Social media opens many new opportunities for healthcare organizations to engage consumers and is changing the nature of healthcare interaction, according to a new report by PricewaterhouseCoopers’ Health Research Institute.
Social media ranks as one of those technologies that has changed the world in many ways, allowing networking across the world, sharing of thoughts and events from people’s lives, embarrassment of public figures and, more recently, even helping to feed political revolutions.
Social media open many new opportunities for healthcare organizations to engage consumers and are changing the nature of healthcare interaction, according to a new report by PwC's Health Research Institute.
The Coca-Cola Retailing Research Council on Monday published the final installment of its five-part report on social media, which suggested that grocery marketers significantly can leverage any social media participation by simply responding to tweets on Twitter and exploring the potential of professional networking site LinkedIn, where activity has been supercharged by the recession.
As consumers and patients increasingly use social media as a healthcare tool and resource, a survey by Harvard University, Brigham and Women's Hospital, and CVS Caremark researchers found a need to improve site guidelines, as there is great variability in the standards used to ensure a site effectively provides information and answers to important health-related questions.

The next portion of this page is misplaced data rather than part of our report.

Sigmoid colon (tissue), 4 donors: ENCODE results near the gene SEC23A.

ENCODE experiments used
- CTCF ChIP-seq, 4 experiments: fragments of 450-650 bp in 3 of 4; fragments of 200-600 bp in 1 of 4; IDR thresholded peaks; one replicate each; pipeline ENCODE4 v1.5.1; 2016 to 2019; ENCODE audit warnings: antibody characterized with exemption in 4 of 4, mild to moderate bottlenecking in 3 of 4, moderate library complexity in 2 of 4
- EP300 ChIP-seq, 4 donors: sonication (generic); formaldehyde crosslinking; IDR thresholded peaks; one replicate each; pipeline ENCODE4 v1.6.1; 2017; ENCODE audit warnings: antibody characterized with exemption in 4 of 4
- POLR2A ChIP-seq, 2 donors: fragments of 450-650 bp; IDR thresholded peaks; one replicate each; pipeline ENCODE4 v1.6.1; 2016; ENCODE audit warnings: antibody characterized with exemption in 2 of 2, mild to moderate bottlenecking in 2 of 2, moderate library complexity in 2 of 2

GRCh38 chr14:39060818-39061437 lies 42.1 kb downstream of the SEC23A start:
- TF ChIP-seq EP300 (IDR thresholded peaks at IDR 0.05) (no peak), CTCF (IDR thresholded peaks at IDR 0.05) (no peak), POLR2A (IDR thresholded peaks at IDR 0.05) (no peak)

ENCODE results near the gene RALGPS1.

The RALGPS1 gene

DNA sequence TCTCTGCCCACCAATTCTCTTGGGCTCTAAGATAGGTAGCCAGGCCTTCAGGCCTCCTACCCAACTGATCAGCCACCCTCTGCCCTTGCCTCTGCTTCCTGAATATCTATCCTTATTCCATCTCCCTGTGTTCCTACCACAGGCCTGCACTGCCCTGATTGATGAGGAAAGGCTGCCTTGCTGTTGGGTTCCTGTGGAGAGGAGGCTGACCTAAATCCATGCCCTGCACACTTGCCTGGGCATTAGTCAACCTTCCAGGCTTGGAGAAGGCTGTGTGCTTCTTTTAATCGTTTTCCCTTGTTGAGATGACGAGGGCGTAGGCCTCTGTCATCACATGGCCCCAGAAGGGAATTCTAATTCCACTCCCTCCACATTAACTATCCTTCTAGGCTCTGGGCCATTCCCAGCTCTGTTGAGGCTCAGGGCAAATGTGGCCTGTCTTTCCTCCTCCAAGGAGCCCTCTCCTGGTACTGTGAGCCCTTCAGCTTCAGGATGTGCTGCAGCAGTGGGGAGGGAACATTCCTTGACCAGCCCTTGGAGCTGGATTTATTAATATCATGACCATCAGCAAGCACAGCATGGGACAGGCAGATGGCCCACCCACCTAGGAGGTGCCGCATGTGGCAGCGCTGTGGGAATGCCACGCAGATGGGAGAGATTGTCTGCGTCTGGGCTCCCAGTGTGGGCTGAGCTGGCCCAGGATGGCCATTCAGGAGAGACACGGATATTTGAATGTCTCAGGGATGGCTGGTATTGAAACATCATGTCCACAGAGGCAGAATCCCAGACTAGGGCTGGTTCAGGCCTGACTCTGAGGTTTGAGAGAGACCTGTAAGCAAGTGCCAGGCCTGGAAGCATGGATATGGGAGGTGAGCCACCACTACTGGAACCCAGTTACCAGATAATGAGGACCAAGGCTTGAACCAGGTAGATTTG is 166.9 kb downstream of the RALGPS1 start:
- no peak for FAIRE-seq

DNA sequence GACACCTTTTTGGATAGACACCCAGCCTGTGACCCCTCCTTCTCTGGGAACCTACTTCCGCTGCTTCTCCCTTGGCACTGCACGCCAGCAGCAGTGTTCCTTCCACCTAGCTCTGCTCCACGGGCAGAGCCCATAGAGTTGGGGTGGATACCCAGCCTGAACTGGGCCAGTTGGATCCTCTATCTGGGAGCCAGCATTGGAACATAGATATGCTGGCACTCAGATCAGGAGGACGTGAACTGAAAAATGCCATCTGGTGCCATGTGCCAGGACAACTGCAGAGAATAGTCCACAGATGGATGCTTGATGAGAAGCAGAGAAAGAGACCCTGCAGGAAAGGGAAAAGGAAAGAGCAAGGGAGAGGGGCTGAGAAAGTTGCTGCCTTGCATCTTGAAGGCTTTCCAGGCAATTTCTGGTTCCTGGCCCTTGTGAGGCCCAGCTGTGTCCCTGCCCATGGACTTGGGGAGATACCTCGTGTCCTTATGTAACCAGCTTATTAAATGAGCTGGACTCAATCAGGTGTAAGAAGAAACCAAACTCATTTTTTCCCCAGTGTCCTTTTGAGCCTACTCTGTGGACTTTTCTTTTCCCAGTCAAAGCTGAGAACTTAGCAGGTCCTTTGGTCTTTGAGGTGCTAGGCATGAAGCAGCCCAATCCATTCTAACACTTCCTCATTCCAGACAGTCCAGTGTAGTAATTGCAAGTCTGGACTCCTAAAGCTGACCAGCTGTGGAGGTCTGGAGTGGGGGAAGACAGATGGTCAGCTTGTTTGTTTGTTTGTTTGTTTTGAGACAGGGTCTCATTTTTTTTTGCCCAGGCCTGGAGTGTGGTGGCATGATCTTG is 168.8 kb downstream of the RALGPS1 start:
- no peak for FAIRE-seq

Retailers and small- to mid-sized brand marketers shouldn’t be quick to dismiss social media as an effective avenue to communicate with consumers versus traditional media outreach like TV and radio. That was a key takeaway of a recent survey conducted on behalf of marketing/public relations firm Robin Leedy & Associates.
Increasingly, social media is leveling the playing field for small- and mid-sized brand marketers, opening new, more affordable and more effective avenues to communicate with consumers versus such traditional media as TV and radio. And new research suggests the balance of power already may be tipping in favor of social marketing, particularly in certain categories and definitely among certain consumers.